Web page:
New Theory to Control Properties of Two-Dimensional Materials

According to Penn State Materials Researchers, desirable properties such as enhanced mechanical properties, increased electrical conductivity, information processing or magnetism for memory storage may be possible because of a theoretical technique to manipulate grain boundaries in two-dimensional (2D) materials.

A grain boundary forms when graphene growth advances past an apex on a conical bump, where the curvature resembles that on a sphere; it terminates at the foot of the bump, where curvature is saddle-like. (Image: Crespi Lab / Penn State)

Intense study has been carried out on 2D materials over the last 10 years, but before the work of Yuanxi Wang, a recent Penn State Doctoral Graduate and Vincent H. Crespi, renowned Professor of Physics, Materials Science and Engineering and Chemistry at Penn State, no one had devised a universal way to manipulate the location and type of grain boundaries in 2D materials.

When you are growing a 2D material, a thin film, you are depositing materials on a substrate. As the atoms fall onto the substrate, they self-organize into crystalline areas called grains.

Vincent H. Crespi, renowned Professor of Physics, Materials Science and Engineering and Chemistry, Penn State

When the grains expand, they bump into other growing crystalline regions, and where they meet is termed as the grain boundary. But like tiling a floor by tossing the tiles casually, the orientation of the grains and grain boundaries are random, which impacts the material properties.

Until this research, published in the Nano Letters journal, these random grain boundaries were mostly considered to be unfortunate derivatives of the deposition process.

Typically, when you are growing a material, those random grain boundaries are bad. The atoms don't mate to each other the way they do in ordinary crystals. Current and heat don't pass through easily. They tend to scatter heat and electrons.

Vincent H. Crespi, renowned Professor of Physics, Materials Science and Engineering and Chemistry, Penn State

Crespi and Wang had the idea that by controlling the underlying substrate, they could predetermine where the grain boundaries would start and end, and make them line up in systematic positions. The main shapes were based on something known as Gaussian curvature, a series of hemispherical bumps and dips on a substrate that looks like an egg carton.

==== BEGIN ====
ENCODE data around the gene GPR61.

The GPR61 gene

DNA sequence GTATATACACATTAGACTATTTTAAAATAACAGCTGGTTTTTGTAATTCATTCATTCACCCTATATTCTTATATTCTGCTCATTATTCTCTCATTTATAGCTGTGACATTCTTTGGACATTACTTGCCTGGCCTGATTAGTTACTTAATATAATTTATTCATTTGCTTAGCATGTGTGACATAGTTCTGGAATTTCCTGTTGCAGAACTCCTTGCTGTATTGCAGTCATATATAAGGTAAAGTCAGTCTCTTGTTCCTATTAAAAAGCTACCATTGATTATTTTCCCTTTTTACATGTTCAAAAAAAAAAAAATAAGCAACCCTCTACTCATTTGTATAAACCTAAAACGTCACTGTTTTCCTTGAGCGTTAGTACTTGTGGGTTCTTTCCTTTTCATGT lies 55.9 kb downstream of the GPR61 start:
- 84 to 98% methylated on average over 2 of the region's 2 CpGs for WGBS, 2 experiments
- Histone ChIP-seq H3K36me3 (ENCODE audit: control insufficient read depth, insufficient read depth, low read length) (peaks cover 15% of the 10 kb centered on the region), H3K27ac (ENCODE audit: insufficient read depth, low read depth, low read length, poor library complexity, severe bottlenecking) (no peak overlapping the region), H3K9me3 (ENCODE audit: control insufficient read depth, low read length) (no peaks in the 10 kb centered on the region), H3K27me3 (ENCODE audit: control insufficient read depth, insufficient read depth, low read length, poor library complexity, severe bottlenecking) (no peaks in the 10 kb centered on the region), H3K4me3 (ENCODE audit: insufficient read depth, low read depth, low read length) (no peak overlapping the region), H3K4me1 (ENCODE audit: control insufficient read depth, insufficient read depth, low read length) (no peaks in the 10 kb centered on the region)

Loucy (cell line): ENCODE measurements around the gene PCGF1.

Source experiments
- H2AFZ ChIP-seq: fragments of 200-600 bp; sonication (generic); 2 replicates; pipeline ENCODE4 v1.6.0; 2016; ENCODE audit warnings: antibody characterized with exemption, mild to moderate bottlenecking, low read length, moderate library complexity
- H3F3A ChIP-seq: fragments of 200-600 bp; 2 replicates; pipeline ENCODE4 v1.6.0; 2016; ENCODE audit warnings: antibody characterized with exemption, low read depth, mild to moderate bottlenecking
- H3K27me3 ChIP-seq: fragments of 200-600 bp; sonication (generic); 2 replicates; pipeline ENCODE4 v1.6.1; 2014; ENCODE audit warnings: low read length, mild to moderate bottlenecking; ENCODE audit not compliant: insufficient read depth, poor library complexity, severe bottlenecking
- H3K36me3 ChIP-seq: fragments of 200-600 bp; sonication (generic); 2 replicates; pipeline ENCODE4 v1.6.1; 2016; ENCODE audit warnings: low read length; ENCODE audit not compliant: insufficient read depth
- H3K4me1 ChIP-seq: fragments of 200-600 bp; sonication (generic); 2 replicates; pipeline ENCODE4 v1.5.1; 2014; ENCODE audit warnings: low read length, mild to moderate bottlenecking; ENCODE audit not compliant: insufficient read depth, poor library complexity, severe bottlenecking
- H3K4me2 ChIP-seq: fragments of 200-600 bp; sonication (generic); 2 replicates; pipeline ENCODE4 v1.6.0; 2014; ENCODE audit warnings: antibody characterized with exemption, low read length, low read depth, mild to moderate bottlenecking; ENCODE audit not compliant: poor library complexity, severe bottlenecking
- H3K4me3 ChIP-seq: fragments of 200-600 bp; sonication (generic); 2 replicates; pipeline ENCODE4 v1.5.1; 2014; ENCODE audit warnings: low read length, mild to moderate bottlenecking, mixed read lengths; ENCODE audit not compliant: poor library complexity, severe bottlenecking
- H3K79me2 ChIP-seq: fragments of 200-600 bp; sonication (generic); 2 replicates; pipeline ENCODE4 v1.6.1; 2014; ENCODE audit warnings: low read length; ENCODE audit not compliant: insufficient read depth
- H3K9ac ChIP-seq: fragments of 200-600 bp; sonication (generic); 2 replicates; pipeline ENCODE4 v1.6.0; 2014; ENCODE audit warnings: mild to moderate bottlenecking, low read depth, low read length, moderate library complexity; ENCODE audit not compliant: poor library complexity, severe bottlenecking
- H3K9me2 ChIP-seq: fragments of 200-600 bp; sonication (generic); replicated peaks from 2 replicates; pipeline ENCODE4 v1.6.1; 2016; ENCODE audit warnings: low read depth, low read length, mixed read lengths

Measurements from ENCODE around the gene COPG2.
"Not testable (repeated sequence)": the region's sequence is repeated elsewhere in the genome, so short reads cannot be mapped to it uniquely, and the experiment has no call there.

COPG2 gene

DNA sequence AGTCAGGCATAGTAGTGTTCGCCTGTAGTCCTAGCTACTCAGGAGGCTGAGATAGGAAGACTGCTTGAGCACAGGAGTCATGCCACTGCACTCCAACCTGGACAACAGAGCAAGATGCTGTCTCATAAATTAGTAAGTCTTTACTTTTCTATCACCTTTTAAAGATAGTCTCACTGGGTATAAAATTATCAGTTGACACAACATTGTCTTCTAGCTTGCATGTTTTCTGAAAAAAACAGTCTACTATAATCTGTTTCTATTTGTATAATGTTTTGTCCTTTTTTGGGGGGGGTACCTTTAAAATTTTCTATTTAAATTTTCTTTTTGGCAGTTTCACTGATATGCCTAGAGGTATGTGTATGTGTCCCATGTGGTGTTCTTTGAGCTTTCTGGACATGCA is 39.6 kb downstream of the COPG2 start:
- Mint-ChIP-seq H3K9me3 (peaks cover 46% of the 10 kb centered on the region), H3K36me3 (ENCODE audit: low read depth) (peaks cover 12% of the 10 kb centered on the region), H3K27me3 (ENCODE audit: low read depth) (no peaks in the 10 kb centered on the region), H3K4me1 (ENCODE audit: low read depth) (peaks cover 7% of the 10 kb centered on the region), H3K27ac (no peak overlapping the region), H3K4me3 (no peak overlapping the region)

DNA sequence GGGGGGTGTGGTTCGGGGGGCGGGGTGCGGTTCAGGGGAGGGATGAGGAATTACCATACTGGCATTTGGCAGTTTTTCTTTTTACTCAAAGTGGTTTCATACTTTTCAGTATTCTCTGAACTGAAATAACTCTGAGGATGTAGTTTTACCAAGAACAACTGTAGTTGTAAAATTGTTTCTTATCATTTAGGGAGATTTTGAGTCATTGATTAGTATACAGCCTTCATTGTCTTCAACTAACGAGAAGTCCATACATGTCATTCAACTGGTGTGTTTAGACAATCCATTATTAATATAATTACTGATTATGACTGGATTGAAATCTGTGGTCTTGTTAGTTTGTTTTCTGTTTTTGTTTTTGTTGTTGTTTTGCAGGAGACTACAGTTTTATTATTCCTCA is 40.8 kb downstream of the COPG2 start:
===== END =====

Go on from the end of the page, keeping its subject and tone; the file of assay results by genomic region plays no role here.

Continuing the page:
Wang did calculations that revealed that for two extensively examined 2D materials, molybdenum disulfide and graphene, the growth would create grain boundaries in specific locations instead of detaching from the substrate or developing undesirable folds. If the 2D material does not stick well to the substrate, it will create a fold.

"We found that the energetics and kinetics of forming grain boundaries versus a fold or detachment, were favorable in graphene and molybdenum disulfide, and applicable to any 2D material," Wang said. "But not any bump would do. They have to have Gaussian curvature."

Applications include memory storage, where manipulating the magnetic state of a 2D magnetic-grain boundary system by applying a voltage would be an extremely useful capability. The fine control of electronic properties via grain boundaries might also be applied in spintronics, which is processing information using the spin of electrons. These grain boundaries also frequently control the mechanical properties of materials, such as how they react under stretching.

This gives people a new way of thinking about optimizing the properties of 2D materials where they have more control than previously. We didn't know we could have such fine control of grain boundaries, and so we didn't think about carefully studying the magnetic, thermal and electronic properties of grain boundaries with an eye toward creating 'grain boundary materials' whose properties are determined by a controlled distribution of specified grain boundaries.

Vincent H. Crespi, renowned Professor of Physics, Materials Science and Engineering and Chemistry, Penn State

Their research paper in Nano Letters is titled "Theory of Finite-Length Grain Boundaries of Controlled Misfit Angle in Two-Dimensional Materials.

The National Science Foundation Materials Innovation Platform and a U.S. Army Research Office MURI grant supported this research. Wang is currently a research associate in the NSF-funded Two-Dimensional Crystal Consortium- Materials Innovation Platform at Penn State.

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